Isabel, mother of a two-year-old and a one-year-old, feels relieved. Her husband, Pedro, has been deported after being in prison for nine months. He is back home in Guatemala. Isabel says that she will go back also, when she gets the money together. Pedro was arrested after using false documents to try to get a job at a poultry plant. He was moved from one county jail to another. Isabel could not visit, so a weekly call was all that would do. The visiting hours for Pedro were Tuesday and Saturday from 8:00 to 10:00 a.m. There was no way Isabel could make the four-hour trip with the two children.
Before Pedro was deported, he would spend hours reading the Bible. “I have lots of time,” he would say. “I need to do something positive.” Pedro’s dream was to build a house in Guatemala. I came to the United States not to live here for the rest of my life. My home is in Guatemala; my plan was to return in three years, after I had built my house. That is no longer my dream.
Before I would leave, Pedro always asked to pray. His eyes closed, he prayed frequently for his family, his future and for patience. There is a sense of peace in his eyes as I watch him behind the thick glass.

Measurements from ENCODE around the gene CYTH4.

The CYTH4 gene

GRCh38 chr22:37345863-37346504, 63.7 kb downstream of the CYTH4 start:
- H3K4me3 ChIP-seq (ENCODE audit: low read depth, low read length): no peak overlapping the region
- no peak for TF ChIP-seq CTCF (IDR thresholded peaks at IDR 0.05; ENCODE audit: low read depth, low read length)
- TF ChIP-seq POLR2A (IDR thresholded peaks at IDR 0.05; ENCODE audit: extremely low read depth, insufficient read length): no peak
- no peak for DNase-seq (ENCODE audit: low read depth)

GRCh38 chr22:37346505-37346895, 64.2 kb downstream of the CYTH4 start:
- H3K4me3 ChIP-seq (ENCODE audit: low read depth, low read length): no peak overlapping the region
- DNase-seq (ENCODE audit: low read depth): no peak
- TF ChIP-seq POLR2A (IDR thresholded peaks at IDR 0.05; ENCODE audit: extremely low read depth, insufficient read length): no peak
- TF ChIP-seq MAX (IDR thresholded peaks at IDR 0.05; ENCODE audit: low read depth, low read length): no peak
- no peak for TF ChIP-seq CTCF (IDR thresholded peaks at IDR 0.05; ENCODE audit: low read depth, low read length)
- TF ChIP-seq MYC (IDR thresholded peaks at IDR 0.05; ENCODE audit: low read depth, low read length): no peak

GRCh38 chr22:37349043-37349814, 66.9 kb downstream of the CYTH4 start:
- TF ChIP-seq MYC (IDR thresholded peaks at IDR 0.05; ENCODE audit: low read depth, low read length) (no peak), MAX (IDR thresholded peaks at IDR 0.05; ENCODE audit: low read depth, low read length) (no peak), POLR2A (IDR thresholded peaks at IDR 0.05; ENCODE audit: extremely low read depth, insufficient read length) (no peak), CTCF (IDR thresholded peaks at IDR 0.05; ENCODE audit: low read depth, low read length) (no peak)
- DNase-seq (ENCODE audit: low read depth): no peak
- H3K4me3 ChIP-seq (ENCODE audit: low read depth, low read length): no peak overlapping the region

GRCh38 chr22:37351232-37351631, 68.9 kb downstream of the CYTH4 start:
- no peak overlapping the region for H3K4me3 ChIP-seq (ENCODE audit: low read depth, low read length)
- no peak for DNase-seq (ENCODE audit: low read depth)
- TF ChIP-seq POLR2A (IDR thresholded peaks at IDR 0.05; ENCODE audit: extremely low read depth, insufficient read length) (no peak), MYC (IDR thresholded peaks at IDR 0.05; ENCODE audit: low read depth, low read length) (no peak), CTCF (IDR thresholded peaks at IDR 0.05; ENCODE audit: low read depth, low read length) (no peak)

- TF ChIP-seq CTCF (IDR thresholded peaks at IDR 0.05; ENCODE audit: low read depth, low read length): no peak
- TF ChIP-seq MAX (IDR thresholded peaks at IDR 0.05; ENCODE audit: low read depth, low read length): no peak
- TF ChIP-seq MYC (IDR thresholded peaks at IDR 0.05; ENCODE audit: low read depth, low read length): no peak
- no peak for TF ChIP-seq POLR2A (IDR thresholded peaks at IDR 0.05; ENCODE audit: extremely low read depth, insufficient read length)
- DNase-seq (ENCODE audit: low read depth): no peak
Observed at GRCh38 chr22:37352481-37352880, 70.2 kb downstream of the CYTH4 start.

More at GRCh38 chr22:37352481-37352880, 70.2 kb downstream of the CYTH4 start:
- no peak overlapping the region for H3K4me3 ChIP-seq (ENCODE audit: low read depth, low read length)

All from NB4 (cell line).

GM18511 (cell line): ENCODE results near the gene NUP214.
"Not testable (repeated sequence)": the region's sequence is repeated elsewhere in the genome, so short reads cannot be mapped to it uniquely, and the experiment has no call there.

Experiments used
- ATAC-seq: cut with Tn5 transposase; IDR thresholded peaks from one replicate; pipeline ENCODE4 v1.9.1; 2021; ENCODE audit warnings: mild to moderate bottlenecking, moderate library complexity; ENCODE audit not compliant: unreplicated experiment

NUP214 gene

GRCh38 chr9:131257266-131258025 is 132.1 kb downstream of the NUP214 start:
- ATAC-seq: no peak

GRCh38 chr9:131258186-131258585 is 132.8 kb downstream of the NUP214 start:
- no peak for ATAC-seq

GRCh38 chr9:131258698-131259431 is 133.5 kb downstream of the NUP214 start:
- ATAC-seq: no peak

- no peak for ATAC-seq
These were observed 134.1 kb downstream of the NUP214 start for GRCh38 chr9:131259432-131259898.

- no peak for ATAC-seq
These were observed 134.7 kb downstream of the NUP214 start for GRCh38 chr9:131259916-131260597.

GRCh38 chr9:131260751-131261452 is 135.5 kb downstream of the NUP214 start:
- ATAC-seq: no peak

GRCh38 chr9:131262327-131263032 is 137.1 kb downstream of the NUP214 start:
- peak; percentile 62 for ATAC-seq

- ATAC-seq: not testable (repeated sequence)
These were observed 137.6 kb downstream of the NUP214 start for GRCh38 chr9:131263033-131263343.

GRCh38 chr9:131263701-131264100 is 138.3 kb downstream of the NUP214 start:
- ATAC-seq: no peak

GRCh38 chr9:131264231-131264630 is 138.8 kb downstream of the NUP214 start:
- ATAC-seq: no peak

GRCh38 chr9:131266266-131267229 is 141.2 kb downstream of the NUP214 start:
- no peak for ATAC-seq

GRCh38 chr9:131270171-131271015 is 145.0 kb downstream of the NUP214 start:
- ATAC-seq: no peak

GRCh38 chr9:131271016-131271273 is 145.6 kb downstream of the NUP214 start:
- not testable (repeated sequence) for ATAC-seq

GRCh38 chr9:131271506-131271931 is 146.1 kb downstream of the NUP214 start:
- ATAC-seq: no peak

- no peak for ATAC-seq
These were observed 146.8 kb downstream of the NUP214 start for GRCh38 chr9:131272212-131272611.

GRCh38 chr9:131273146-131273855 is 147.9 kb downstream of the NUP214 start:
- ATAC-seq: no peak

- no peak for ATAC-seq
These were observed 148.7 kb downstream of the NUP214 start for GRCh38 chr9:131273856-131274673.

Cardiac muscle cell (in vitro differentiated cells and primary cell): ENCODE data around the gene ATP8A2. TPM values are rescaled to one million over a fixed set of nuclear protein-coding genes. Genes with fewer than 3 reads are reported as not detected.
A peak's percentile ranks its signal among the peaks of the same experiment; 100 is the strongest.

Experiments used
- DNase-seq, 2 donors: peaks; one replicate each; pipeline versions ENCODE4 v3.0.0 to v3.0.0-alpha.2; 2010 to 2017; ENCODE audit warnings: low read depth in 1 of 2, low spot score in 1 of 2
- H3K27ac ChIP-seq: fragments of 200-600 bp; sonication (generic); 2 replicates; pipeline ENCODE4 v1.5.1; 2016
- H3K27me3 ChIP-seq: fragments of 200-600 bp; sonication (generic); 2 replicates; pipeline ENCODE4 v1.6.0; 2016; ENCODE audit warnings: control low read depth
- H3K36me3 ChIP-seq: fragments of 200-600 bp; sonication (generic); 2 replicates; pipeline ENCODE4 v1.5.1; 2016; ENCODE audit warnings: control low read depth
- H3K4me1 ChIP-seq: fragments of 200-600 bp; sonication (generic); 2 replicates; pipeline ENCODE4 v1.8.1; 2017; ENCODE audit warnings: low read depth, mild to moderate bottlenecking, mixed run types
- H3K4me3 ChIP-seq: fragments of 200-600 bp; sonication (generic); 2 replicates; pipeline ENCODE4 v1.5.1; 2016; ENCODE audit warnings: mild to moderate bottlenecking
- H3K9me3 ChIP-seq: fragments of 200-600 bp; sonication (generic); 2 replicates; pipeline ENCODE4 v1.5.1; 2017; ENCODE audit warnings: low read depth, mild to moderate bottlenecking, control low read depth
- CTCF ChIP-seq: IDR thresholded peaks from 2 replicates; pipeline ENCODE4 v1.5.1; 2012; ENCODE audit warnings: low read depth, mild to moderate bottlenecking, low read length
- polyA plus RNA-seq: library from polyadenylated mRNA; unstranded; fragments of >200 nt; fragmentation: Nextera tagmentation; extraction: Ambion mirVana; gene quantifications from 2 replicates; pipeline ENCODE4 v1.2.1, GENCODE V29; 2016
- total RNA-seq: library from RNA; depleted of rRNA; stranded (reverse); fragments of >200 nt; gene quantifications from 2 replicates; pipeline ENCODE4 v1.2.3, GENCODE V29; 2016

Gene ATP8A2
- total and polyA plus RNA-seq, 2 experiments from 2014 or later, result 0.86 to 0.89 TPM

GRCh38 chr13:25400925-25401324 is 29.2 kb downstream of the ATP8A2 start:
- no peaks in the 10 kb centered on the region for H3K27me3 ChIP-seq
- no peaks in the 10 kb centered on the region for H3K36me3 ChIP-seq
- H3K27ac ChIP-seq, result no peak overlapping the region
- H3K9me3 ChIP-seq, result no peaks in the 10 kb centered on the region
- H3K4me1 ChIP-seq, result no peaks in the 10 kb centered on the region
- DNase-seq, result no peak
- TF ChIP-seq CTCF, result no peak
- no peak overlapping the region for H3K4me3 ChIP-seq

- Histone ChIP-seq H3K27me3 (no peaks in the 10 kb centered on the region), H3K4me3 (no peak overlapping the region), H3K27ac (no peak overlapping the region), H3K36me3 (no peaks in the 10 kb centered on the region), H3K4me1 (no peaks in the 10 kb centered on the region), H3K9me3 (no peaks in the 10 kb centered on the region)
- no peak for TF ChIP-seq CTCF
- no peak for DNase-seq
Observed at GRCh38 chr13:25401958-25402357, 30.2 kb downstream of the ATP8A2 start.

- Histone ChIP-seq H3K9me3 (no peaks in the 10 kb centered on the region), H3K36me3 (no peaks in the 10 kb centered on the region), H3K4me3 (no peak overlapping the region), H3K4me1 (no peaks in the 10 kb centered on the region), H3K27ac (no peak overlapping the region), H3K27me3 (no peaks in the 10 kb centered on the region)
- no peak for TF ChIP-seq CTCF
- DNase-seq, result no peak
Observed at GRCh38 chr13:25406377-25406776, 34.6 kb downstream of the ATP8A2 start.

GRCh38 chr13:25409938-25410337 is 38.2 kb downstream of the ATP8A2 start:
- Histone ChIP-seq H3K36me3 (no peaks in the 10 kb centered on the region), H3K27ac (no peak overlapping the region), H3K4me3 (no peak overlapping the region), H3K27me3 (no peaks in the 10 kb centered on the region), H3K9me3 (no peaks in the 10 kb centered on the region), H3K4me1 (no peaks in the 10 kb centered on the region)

What is our image of those who we call illegal?
Our news media makes sure that we know they are law breakers. One almost gets the impression that they are terrorists, coming to destroy the U.S. Some may even have an evil purpose. Most want to work to support their families; to give their children opportunities to go to school, to have a better life than their parents. Many have been good neighbors, pay taxes (yes those who receive pay checks, pay federal and state taxes) and have been models of a strong family life. Not long ago, I heard a woman comment after a recent poultry plant immigration raid in which hundreds of families went into hiding. “That Hernandez family that comes to church each week with all those beautiful children; I had no idea they were illegal. I used to really like them. But now I find out they were here illegally.”
States are responding to the immigration issues more and more by seeking to enact new laws. The comment from the States “If the federal government will not take action, we will.” The new laws proposals often call for people to carry ID’s. The fear of racial profiles which can lead to discrimination remains a day to day terror for undocumented immigrants.